Photo by Kristen Smith, relays editor
The name and face of the self-proclaimed “Dark Knight” of Drake University could be seen all around campus during the weeks leading up to the Student Senate elections. Write-in candidate Chad Stephens ran a campaign based on leadership, promoting diversity and encouraging students to “Live every week like it’s shark week.”
Students and faculty alike thought this candidate sounded like a well-rounded potential representative. The only catch: he isn’t real.
Three students — senior Nate Baggett, junior Casey Erixon and junior Bryan Hays — created Chad Stephens as their final project for their modern political satire class.
Erixon came up with the idea on the first day of class back in January. The three friends, who are all politics and rhetoric double majors, began planning right away. They gave Stephens an online presence through social media, created a persona for him and developed a strategy for his campaign.
“Initially our message was to sort of poke fun at Senate while talking about things that our peers have said about Senate,” Erixon said, “like about how Senate doesn’t represent them, they don’t care about Senate and how it doesn’t affect their daily lives.”
So the trio conceived Chad Stephens, a first-year, business-management and marketing major who lives in Jewett Hall. On the first day that Stephens’ Facebook was created, about 70 Drake students accepted his friend request.
Within a couple of days, Drake’s campus was filled with the chatter of Chad Stephens. No one on the tight-knit campus knew who he was. Even alumni saw the buzz via Facebook and Twitter and were asking who the phantom candidate was and why he was running a fake campaign.
Erixon said they wanted people who normally don’t talk about the election to have conversations about it. He said the apathy of voters on Drake’s campus was a huge motivator for the project and a target problem the group wanted to address.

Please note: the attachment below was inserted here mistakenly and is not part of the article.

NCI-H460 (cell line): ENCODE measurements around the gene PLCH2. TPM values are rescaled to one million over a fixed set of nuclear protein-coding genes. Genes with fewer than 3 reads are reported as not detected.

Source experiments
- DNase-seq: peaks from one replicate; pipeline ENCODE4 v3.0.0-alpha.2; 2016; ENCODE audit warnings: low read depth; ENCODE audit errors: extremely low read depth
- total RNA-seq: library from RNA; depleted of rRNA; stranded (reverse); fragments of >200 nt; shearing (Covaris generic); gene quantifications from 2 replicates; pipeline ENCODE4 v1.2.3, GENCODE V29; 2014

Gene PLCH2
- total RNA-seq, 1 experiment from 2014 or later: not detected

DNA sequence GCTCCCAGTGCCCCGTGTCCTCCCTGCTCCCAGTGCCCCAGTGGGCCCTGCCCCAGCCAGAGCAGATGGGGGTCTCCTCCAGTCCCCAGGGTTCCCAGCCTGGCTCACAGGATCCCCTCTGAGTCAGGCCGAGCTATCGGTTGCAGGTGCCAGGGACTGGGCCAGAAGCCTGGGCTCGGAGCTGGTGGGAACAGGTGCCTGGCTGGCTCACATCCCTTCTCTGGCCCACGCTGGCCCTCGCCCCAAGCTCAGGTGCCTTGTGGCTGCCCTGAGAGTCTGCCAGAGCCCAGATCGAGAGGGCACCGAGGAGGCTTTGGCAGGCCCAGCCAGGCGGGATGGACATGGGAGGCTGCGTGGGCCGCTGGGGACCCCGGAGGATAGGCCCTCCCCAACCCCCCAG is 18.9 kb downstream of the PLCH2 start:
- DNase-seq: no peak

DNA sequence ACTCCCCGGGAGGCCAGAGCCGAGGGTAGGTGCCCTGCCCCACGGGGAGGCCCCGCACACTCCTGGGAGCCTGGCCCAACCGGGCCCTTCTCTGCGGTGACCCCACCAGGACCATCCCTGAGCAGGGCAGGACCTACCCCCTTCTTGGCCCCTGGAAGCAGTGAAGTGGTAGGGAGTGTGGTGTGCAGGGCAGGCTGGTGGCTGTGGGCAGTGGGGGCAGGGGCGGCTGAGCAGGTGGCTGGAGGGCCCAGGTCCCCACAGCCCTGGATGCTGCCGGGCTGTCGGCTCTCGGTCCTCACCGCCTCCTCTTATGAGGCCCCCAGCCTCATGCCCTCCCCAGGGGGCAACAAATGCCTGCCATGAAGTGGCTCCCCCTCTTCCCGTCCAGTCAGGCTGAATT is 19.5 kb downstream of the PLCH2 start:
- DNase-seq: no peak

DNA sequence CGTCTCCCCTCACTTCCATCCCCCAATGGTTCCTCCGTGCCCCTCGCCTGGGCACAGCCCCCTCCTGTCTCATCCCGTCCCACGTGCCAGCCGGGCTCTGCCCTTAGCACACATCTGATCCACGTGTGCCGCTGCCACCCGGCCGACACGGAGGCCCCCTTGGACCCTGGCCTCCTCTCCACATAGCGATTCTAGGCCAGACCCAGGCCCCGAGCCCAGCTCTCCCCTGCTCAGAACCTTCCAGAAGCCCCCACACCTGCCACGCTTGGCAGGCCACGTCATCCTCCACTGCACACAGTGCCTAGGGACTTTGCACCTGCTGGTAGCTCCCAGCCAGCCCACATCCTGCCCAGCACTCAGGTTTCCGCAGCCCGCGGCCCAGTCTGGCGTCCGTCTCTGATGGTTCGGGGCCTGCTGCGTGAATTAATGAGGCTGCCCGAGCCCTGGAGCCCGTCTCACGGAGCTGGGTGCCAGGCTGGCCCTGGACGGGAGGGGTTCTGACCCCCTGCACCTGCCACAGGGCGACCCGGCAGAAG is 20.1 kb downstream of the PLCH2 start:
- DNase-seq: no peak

“We wanted to get people’s attention and try to get them to think about why they really haven’t paid attention to Senate in the past,” Erixon said. “We thought about what we could do to change that.”
The three students approached Associate Professor of Politics Rachel Paine Caufield, who is the professor of the satire class, to discuss their idea two months before campaigning for elections even began.
“They had a clear message that they wanted to convey,” Caufield said. “Satire is unexpected. It is clever, it is engaging. It takes something that we know, and it turns it upside down for us. It makes us stop and look more closely.”
Baggett said that when the Student Senate elections come around every year, students would vote for the Drake Squirrel or would complain about how dissatisfied they are with Senate, but they won’t take action to make change.
“We hoped that Chad would highlight the fact that the students aren’t necessarily engaged in the whole process,” Baggett said, “so we brought this fake, non-existent student into the realm of the elections to get students and faculty to realize that they don’t ever talk about the real candidates or the real issues.”
Senior finance major Greg Larson, the student body president, said that message was not apparent to Student Senate, but they did understand that the campaign was all in good fun.
“It’s tough to obtain any kind of message when you don’t know where it’s coming from,” Larson said. “As the campaign went on, it became more clear that it was a light-hearted endeavor, but it was difficult to decipher what was trying to be communicated simply because there was no face to it.”
Not everyone on Drake’s campus found the Chad Stephens campaign humorous. Some members of Student Senate and other candidates were upset because they felt that attention was being taken away from their objectives.